CHICHESTER City got the prize FA Cup pick that Gary Bowyer had coveted.

It would be mean to begrudge a team from the eighth tier, who had already played six matches to earn their place in the first round proper.

But with the sad expulsion of Bury, it meant an odd team out in the draw – and automatic progress through for that last ball in the “fish bowl”.

So, the Sussex team from the Isthmian League south-east division received their tidy £36,000 winning fee without having to kick a ball this weekend (though they did donate some of it to Bury).

For Bowyer and the Bantams, the ticket to the second round will have to be earned the traditional way.

Given the number of absentees the City boss is having to deal with, he could have done with the helping hand afforded Chichester’s part-timers.

Instead, a trip to a team in the division above offers a considerable challenge to kick off what Bowyer hopes can still prove a profitable run.

Shrewsbury, the scene of Michael Collins’ debut hot-seat win on the opening day of last season, await on Saturday for a tie where City will travel as underdogs.

That in itself represents a novelty in a season when they find themselves one of League Two’s biggest targets.

But while Bowyer would, no doubt, have had a quiet grumble when City’s ball number five was drawn out behind Shrewsbury’s 40 by Jermaine Beckford and former women’s footballer Karen Carney, he will certainly not be writing off their chances.

“We’ll treat them with the massive respect they are due,” he said. “But we’ll be looking to get through that one and hopefully go further.”

While bouncing straight back to League One remains the obvious priority, Bowyer believes that an FA Cup run can help rather than hinder City’s chances – even with current numbers still stretched by injury.

The Bantams have cleared the first hurdle in four of the last five seasons, their hosts have won their opener every time, and Bowyer would love to keep his club’s recent record going.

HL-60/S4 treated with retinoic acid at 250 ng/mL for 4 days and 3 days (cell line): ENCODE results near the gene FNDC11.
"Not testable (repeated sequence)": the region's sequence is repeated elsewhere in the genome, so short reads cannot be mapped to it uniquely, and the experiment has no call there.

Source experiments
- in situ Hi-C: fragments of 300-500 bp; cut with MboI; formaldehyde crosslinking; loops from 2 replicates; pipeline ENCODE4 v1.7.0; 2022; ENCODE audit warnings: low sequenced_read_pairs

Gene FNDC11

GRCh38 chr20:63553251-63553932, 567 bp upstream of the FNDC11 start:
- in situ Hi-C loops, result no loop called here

“I’d certainly like to try and get a cup run going. I want to get through and we’ll be going strong trying to get into that next round.

“I’ve been fortunate as a manager to have had some really good memories in the FA Cup.

“When I was at Blackburn, we took Liverpool to a quarter-final replay after we drew 0-0 at Anfield.

“Along the way, we beat Premiership Stoke and Swansea so that is a fond memory.

“The year before, we got a replay with Manchester City and took them back to the Etihad.

“We got stuffed 5-0 – and you wonder when the fifth one went in why you drew the first game!

“But they are great memories that stay with you forever, both as a player and a manager.”

City fans need no reminder of the excitement that a cup journey can generate.

Phil Parkinson’s “history makers” of 2012-13 successfully juggled becoming the first fourth-tier team to reach a major Wembley final in the Capital One Cup with ultimate promotion success in the play-offs in the 64th game of a marathon campaign.

Two seasons on, they got within one round of going back to Wembley in the FA Cup, famously taking two more top-flight scalps on the way to a quarter-final replay exit at Reading.

Bowyer added: “It’s part of the history that stays with you. You only have to ask any supporter here about Stamford Bridge and obviously the League Cup.

“If I’m being brutally honest, (playing on two fronts) cost me at Blackburn.

“In the latter part of the season we picked up a hell of a lot of injuries.

“I suppose that happens through the course of the season, especially with the extra games.

“But the memories stay with me forever.

“We had something like 6,000 fans behind the goal at Anfield and the same at Manchester City.

“They are great days. Watching us beat Stoke and Swansea are games that you don’t forget for the rest of your life.

“Obviously we have different goals for the whole aim of the season but I wouldn’t begrudge it again.”